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The Peace Corps uses a competency-based training approach throughout the continuum of learning, supporting you from arrival in-country to your departure. Learn more about the Peace Corps' approach to training

  • The cornerstone training experience for Volunteers is their pre-service training.
  • Volunteers serving in our two-year projects receive a 12-week pre-service training (PST) in a community outside the capital where you live with host families.
  • Volunteers serving in our shorter-term Response project receive an initial 3-week PST in the capital city of Tbilisi.
  • PST is conducted by Peace Corps staff, most of whom are locally hired trainers.
  • In addition to PST, the Peace Corps also provides hybrid and online learning sessions before you come to country, during your pre-service training, and periodically during your service.
  • Additional trainings for Volunteers participating in our two-year projects include in-service training after one to three months at your site, mid-service training, and a close-of-service conference. These trainings will be held with your training cohort and will include opportunities to explore and honor the diversity of US Americans within your group.

You will be trained in health prevention, basic first aid, and treatment of medical illnesses found in-country. During safety and security training sessions, you will learn how to reduce risks at home, at work, and during your travels. You will also learn various strategies for coping with unwanted attention, how to identify safety risks in-country, and about Peace Corps’ emergency response and support systems.

Pre-Service Training for Two-Year Volunteers

The Peace Corps employs a community-based model during pre-service training (PST) for Volunteers serving in our two-year projects. Training is based on adult learning methods that emphasize individual responsibility for developing the competencies to function independently as a Volunteer. You will live with a host family, take care of your own needs, and work either independently or in small groups to accomplish tasks that build your skill levels. Georgian facilitators will help you learn necessary language and intercultural communication skills to accomplish your living and work tasks. You cannot be sworn-in to Peace Corps service until you have demonstrated the attributes and skills necessary to meet the needs of your assignment and maintain your personal health and safety during your service. You can monitor and demonstrate your own progress through self-evaluation, feedback from staff, and participation in daily activities. Your success during this learning period requires full participation and a measure of sacrifice in terms of time and personal comfort. Investment of effort during this time will be well worth the rewards of satisfaction and well-being you will experience as a Volunteer.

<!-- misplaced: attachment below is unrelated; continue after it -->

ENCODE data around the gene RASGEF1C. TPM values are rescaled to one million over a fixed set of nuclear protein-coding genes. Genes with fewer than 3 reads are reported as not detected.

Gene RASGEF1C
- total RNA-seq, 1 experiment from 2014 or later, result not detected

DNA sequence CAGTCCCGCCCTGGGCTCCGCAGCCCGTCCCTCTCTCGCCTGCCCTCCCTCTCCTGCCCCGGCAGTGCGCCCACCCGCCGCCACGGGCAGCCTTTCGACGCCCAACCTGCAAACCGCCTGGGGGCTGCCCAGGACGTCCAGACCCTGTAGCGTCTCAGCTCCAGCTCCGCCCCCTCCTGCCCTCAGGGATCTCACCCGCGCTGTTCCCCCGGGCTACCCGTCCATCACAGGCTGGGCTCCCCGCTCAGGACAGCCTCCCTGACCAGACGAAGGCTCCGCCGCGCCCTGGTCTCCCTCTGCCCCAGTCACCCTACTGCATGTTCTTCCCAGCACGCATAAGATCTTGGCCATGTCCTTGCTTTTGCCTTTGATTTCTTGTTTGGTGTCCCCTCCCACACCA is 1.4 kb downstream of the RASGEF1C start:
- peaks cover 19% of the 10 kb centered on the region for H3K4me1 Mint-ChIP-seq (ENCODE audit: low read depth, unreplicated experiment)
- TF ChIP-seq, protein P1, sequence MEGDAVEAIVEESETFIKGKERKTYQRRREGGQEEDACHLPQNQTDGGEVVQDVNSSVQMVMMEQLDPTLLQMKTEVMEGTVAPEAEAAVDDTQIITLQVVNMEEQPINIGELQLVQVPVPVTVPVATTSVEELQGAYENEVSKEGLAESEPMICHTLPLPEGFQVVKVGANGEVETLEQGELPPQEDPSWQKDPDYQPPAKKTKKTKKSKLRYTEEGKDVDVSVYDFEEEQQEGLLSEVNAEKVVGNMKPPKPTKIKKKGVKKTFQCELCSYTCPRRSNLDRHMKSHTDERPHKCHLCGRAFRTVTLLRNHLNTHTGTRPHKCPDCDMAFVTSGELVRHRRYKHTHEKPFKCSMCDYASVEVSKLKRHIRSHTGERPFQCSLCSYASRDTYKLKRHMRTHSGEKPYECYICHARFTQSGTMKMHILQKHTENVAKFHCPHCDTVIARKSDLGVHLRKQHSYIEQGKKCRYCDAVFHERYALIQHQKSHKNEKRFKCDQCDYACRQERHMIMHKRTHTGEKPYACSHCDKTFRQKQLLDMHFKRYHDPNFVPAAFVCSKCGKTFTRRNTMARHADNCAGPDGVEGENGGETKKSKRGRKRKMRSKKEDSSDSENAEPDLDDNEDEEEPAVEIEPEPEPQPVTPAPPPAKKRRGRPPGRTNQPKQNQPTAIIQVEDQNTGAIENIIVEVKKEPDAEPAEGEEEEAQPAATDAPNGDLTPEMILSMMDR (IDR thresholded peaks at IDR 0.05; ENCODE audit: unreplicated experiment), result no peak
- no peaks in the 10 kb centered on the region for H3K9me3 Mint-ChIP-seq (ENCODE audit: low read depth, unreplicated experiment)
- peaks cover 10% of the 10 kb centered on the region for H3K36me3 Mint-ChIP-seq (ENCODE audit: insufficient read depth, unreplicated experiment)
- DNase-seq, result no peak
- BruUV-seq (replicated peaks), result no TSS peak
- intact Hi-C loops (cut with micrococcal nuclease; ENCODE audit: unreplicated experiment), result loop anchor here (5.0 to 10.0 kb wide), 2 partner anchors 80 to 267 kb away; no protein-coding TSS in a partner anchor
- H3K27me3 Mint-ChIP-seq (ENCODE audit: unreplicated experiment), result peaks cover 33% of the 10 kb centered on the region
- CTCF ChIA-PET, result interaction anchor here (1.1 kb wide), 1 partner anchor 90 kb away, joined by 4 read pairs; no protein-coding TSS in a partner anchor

Technical Training

Technical training will prepare you to work in Georgia by building on the skills you already have and helping you develop new skills in a manner appropriate to the needs of the country. Peace Corps staff, Georgian experts, and current Volunteers will facilitate your training. Training places great emphasis on learning how to transfer skills you have to the community in which you will serve as a Volunteer. Technical training will include sessions on the general economic and political environment in Georgia and strategies for working in these environments. You will review your project’s goals and objectives and meet with Georgian agencies and organizations that invited Peace Corps to assist them. You will be supported and evaluated throughout training to build the confidence and skills you need to undertake your project activities, report your progress, and serve as a productive member of your community. As a part of technical training, you will attend formal sessions and engage in practical assignments. For Individual and Organizational Development (IOD) Volunteers, these include organizing community projects and training programs in pre-service training communities. For English and Youth Education (EYE) Volunteers, these include team teaching with Georgian counterpart teachers during practice school and organizing summer camps youth. You will also have an opportunity to visit current Volunteers in their sites to learn more about real-life experiences, promising practices, and solutions to challenges that they face.